Don’t worry, you’ll find some practical examples later in this article. For now, just understand that crypto tokens don’t necessarily have their own blockchains and can easily be developed on top of other platforms. Compared to crypto coins, which play the role of currency, tokens often serve a function, such as voting for changes or rewarding people for participating in the network.

Types of crypto tokens

According to the functions that tokens perform, they can be divided into several categories:

Exchange tokens.

One way for a crypto trading platform or exchange to differentiate itself from its competitors is to support a variety of currency pairs and trading types, such as OTC, margin, or futures trading, and, of course, to support its own exchange tokens.

These tokens are value-added, as users can use them to pay fees, buy and sell other cryptocurrencies, or perform certain transactions such as community voting for new coin listings.

Perhaps the best known and most liquid of all exchange tokens is BNB’s own token for the Binance exchange. However, there are of course other exchange tokens such as Huobi Token (HT), KuCoinShares (KCS), Bibox Token (Bix), etc.

DeFi Tokens.

DeFi was a trend last summer. Nevertheless, the DeFi exchange grew to $50 billion on the back of a bullish bitcoin. So, does this mean it’s an opportunity to disrupt the crypto niche? If so, how?

Believe it or not, the crypto niche is still centralized. Take Binance as an example. It is still owned by a group of people, which contradicts Satoshi’s vision.

DeFi defines its goal as staying away from traditional crypto platforms. DeFi’s projects aim to allow users to borrow and lend within a peer-to-peer network, to use credits, to “farm” tokens just to be active.

These “farmed” tokens or tokens produced on top of these platforms are DeFi tokens, which include, but are not limited to, Chainlink (LINK), Uniswap (UNI), Aave (AAVE), Dai (DAI), and many others.

Web3 tokens.

Compared to the traditional centralized network owned by a few giant corporations, web3 tokens create a new Internet standard.

Did you know there are over 700,000 miles of submarine cables in use today? Google, 6,605 miles and 8.5% of all cables; Facebook, 5,7079; Amazon, 18,987; Microsoft, 4,014.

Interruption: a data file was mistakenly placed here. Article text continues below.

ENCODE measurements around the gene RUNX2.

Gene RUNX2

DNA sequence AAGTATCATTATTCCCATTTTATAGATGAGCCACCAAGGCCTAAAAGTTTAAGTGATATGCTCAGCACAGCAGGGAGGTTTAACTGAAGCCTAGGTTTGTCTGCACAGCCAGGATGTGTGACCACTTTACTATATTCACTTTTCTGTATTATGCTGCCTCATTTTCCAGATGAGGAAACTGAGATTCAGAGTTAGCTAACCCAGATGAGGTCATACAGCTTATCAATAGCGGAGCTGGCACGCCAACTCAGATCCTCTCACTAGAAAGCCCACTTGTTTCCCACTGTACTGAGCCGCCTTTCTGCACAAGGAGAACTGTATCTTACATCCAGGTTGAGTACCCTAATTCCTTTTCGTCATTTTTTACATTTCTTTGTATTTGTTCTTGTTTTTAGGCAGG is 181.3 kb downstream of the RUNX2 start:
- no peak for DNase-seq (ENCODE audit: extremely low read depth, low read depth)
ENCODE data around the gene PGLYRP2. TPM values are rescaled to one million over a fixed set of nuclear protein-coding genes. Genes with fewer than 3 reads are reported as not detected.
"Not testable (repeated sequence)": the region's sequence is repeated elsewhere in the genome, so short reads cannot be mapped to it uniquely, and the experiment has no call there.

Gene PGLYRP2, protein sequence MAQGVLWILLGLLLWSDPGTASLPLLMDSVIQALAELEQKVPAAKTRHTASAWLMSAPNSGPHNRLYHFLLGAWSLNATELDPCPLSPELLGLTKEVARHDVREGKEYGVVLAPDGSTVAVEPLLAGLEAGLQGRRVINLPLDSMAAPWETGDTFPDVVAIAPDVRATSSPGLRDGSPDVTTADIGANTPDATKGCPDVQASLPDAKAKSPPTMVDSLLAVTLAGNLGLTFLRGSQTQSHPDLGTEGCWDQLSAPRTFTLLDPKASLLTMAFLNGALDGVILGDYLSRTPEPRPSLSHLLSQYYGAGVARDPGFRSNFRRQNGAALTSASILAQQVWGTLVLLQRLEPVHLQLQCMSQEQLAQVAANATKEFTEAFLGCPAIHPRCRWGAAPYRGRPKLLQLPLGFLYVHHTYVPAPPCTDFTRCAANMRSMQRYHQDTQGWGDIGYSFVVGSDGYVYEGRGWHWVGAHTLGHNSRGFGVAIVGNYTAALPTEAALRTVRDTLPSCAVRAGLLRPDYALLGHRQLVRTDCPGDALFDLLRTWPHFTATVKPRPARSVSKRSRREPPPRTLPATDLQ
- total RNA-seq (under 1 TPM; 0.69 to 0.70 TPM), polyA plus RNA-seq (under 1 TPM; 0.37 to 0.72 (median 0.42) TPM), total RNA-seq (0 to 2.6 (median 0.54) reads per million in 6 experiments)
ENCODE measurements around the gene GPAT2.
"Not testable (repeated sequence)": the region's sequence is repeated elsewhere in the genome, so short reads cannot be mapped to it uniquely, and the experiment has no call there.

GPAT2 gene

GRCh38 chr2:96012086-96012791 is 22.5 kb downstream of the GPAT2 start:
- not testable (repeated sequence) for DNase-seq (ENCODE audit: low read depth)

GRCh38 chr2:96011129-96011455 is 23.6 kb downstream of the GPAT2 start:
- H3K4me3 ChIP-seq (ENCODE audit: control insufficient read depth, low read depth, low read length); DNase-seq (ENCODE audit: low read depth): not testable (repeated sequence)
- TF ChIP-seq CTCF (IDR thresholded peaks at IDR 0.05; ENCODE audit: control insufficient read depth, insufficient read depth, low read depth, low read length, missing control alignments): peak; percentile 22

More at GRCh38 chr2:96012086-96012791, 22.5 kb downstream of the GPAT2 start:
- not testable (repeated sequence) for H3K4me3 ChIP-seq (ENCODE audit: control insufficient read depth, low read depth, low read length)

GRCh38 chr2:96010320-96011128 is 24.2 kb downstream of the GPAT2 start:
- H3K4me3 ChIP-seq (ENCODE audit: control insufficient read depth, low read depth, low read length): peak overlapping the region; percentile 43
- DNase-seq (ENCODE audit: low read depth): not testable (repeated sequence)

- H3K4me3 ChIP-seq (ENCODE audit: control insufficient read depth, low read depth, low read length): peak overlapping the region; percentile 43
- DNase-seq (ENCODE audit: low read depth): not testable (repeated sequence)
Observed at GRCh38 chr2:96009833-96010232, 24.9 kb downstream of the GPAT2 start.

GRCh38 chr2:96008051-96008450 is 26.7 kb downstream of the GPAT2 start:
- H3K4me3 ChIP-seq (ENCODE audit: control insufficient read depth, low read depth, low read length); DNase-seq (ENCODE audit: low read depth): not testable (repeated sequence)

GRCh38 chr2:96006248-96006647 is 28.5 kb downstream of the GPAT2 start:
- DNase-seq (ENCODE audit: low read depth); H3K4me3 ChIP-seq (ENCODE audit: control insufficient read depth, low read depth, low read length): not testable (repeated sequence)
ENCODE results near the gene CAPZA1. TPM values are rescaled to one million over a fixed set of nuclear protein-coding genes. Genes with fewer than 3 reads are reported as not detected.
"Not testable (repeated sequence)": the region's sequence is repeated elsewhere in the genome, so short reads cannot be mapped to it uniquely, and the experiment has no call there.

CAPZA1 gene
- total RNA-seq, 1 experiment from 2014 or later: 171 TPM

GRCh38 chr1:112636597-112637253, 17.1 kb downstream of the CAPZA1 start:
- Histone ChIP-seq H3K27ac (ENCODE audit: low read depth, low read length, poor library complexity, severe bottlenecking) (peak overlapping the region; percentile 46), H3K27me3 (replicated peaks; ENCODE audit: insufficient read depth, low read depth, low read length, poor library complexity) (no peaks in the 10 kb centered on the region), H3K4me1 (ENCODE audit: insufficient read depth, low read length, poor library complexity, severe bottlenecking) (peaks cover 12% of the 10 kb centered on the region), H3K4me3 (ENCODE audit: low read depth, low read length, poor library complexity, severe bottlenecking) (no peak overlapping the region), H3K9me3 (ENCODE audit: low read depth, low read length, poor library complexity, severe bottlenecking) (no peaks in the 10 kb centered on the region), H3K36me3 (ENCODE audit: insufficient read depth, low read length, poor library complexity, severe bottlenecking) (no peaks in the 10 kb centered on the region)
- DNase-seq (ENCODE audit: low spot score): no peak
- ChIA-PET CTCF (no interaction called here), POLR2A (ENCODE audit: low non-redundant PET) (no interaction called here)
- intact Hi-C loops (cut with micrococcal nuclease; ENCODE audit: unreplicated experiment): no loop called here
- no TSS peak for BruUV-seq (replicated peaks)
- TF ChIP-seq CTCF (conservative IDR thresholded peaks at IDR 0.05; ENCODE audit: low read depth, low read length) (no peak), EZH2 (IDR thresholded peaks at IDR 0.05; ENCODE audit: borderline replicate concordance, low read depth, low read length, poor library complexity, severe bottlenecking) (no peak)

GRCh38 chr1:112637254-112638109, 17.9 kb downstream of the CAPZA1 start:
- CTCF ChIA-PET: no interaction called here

Web3 tokens are tokens designed on top of crypto platforms that aim to stop the trend. They reward users of their crypto platforms with web3 tokens for contributing to another trend.

For example, in the decentralized Filecoin project, network users store other users’ data for a reward in Filecoin tokens.

ThreeFold tokens are awarded to participants who have authorized their node in the ThreeFold ecosystem, which advocates a free Internet from global corporations.

ERC-20 tokens.

One major difference between ERC20 tokens and all other types of tokens is that ERC20 tokens are created on top of the Ethereum blockchain.

The truth is that ERC20 is not even a token, but rather a token standard. Let’s say a company decides to launch a DApp, a decentralized application, on the Ethereum platform. For their token to work, they have to produce it according to the ERC20 standard, which includes a set of rules.

Security Tokens.

Now, this type of token could be the next significant thing in crypto, once regulators around the world come to their senses and decide how to define cryptocurrency. Security tokens are responsible for a phenomenon known as “tokenization,” a process that helps turn real assets, such as real estate, into digital tokens.

Let’s say you want to buy part of an apartment in New York City as an investment, but not the whole apartment because it’s too expensive. You can do that by buying digital assets that can easily be shared.

Security tokens have been around for quite some time, but they require a lot of proper regulation and standardization. That’s why we haven’t heard much about them.

ICO tokens.

About three years ago, ICOs (Initial Coin Offering) appeared and took off immediately. Crypto projects, sometimes of dubious origin, sought to raise money, and to do so they often created a new coin as a way to raise funds. Simply put, ICOs are a source of capital for startup companies.


The best cryptocurrencies

So, which are the best cryptocurrencies, which are worth your time and investment? Here’s what we think:

1. bitcoin (BTC).

Maximum price: $41962.36
Circulating supply: 18616.043 BTC